| AUGUSTA, Georgia, April 4
AUGUSTA, Georgia, April 4 Not since 2001, when
Tiger Woods was seeking an unprecedented fourth successive major
title, has a Masters tournament been so eagerly anticipated as
this week's 76th edition.
Virtually all of the game's top players have arrived in good
form at Augusta National where heavy rain during the event's
build-up has softened the notoriously tricky greens, giving the
more inexperienced participants a greater chance of success.
Woods, who ended a two and a half year title drought on the
PGA Tour with victory at last month's Arnold Palmer
Invitational, will be hunting his fifth green jacket at a venue
where he has always felt extremely comfortable.
U.S. Open champion Rory McIlroy of Northern Ireland will be
seeking redemption 12 months after a final-round meltdown in
which he squandered a four-shot overnight lead with a closing
World number one Luke Donald and fellow Briton Lee Westwood,
who have become regular contenders in the game's biggest events,
will each be chasing a first major title, as will Australians
Adam Scott and Jason Day, joint runners-up last year.
Woods has been installed as a 4-1 favourite by British
bookmakers Ladbrokes with McIlroy next best at 5-1 but any talk
of this week's Masters being a two-horse race has been widely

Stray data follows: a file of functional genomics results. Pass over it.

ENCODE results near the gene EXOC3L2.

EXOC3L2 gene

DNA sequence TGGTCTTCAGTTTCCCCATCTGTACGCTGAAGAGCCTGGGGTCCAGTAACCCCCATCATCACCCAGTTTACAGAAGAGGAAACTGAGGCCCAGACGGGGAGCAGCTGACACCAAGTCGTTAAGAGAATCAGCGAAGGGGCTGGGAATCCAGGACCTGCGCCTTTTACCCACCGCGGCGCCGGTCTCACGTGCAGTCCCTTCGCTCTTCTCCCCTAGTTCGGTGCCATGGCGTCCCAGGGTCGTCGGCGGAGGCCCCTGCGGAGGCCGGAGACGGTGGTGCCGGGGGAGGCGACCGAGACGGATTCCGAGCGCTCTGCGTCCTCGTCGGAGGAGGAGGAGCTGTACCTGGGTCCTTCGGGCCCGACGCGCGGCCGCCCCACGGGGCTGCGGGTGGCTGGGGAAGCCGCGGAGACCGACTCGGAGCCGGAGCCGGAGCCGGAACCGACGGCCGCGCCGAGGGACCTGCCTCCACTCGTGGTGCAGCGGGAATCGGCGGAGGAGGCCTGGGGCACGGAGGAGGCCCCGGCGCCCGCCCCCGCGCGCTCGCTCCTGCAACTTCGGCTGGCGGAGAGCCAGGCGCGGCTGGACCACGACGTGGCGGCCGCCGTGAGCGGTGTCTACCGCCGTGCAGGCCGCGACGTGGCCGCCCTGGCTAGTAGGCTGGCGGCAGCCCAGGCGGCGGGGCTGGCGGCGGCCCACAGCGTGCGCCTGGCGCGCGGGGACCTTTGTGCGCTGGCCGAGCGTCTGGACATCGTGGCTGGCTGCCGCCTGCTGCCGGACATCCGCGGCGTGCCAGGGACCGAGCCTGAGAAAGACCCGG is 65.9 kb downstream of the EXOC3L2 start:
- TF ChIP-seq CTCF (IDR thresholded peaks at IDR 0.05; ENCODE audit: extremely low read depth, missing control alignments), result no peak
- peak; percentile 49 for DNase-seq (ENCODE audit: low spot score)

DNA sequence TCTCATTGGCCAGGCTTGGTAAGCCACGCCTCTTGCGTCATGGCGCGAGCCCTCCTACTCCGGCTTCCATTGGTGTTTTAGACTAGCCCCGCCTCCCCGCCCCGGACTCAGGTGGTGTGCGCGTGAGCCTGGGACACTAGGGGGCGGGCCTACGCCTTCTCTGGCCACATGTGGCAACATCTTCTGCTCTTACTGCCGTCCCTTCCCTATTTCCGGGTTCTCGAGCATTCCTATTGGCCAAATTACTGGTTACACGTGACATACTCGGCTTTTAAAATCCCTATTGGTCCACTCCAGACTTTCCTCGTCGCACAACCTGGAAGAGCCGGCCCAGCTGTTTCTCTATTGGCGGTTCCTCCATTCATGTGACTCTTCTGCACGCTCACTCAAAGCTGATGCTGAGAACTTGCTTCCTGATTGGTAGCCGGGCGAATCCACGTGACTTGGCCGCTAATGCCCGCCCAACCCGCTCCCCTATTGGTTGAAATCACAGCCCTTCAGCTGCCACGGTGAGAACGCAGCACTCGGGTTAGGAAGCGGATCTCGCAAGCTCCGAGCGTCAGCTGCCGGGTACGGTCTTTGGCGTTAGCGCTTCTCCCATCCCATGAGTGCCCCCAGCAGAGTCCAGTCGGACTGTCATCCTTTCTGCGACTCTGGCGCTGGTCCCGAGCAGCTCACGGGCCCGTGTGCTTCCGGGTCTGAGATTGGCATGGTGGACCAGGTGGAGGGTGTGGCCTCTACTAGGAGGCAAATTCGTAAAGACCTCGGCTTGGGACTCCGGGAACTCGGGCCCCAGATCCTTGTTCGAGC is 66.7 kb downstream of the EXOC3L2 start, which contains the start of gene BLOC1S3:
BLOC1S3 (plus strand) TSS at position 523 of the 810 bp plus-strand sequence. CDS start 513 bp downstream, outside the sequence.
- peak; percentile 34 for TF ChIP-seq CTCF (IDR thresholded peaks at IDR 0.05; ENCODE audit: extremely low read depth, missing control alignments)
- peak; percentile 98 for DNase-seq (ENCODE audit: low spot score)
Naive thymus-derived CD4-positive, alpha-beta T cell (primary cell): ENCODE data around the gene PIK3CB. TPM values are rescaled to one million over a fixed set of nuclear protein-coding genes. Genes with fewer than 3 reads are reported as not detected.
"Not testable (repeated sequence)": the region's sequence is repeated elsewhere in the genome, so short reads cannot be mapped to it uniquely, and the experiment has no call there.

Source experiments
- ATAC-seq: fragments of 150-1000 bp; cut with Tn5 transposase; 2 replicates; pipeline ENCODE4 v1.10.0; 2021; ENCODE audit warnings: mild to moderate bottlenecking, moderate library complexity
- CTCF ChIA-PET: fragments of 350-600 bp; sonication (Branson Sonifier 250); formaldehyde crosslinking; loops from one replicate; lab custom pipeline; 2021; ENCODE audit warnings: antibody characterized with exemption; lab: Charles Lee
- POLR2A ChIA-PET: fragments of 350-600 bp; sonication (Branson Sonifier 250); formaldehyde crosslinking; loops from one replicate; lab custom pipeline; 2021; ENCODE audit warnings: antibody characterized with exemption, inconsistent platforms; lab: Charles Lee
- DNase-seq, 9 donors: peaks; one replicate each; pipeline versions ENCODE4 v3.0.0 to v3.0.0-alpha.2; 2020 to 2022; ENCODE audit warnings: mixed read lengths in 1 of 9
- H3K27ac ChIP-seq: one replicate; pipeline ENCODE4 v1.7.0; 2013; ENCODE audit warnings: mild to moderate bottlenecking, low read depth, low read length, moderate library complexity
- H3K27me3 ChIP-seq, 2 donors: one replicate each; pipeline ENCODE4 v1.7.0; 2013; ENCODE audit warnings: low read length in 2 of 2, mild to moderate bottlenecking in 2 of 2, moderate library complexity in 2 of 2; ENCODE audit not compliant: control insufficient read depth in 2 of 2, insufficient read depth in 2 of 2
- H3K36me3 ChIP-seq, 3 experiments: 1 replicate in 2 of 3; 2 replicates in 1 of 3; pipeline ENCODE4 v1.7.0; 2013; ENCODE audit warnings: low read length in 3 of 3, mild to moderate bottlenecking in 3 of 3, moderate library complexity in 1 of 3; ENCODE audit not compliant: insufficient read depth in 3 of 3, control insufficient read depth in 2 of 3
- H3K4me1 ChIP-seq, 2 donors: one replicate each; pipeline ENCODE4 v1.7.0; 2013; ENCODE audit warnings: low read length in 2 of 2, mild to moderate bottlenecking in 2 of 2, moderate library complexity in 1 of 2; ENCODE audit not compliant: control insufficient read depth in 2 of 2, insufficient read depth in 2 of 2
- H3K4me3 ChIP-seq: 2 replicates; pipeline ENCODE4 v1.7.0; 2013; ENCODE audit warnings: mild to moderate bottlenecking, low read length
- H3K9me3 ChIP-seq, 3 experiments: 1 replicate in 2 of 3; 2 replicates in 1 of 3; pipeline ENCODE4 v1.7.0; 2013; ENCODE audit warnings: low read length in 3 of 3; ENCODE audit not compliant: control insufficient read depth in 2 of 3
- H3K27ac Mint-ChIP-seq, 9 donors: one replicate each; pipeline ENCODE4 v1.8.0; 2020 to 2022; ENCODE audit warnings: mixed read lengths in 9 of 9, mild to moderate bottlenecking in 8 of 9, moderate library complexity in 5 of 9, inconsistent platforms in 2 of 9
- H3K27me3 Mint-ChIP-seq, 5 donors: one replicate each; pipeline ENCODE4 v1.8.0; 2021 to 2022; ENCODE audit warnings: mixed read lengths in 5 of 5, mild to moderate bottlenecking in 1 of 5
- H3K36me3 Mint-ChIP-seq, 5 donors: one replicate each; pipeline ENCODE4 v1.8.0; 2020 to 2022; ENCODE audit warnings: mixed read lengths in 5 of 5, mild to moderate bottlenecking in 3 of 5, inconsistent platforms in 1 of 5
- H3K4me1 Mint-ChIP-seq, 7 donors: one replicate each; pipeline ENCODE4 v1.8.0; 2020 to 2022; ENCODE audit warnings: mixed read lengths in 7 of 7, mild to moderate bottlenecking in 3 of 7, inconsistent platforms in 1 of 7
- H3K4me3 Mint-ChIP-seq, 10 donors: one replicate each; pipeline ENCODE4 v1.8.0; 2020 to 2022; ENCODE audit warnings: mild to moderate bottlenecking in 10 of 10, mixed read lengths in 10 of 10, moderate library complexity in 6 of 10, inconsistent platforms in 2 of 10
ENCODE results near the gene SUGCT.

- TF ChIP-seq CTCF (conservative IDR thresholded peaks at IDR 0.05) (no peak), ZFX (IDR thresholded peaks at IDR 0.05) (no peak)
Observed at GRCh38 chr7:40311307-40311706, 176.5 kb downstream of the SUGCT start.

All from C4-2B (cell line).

rejected by their peers.
"Rory has never won here, Tiger has not won here since
2005," Westwood told reporters while preparing for Thursday's
"So I think everybody in this room would have to be naive to
think it was a two-horse race wouldn't they? Phil might have a
little bit of something to say about that; Luke might; I might."
Donald agreed: "It's a little naive to say that they are the
only two who have a chance to win around here. Just in the last
three or four years of majors, I don't think there's been a
multiple winner," said Chicago-based Donald.
"So obviously without one or two people dominating, I think
there's a chance for a lot of people to win this week."
Mickelson, who has won three green jackets at a venue where
his magical short game gives him an edge, believes the softer
conditions will turn the opening major into a lottery.
"When the subtleties don't come out, the experience of
playing here in the past is not as important," said the
"I think there's a very good chance that a young player,
inexperienced, fearless player that attacks this golf course can
win if you don't need to show it the proper respect."
There is no question, however, that experienced campaigners
generally thrive at Augusta National.
"Playing here for so many years now, this is my 18th year
here, so understanding how to play this golf course has really
helped me over the years," Woods said.
"I certainly am excited about playing and really looking
forward to getting out there. I feel like I'm driving the ball
much better than I have. I've got some heat behind it, and it's
South African Charl Schwartzel will defend the title he won
by two strokes when he became the first champion to birdie the
last four holes.
"That was very special," he said. "The biggest challenge for
me this year is that there are going to be more eyes on me,
people wanting to see whether I can live up to the challenge. I
have to go out there and treat it as a new tournament."
(Editing by Julian Linden)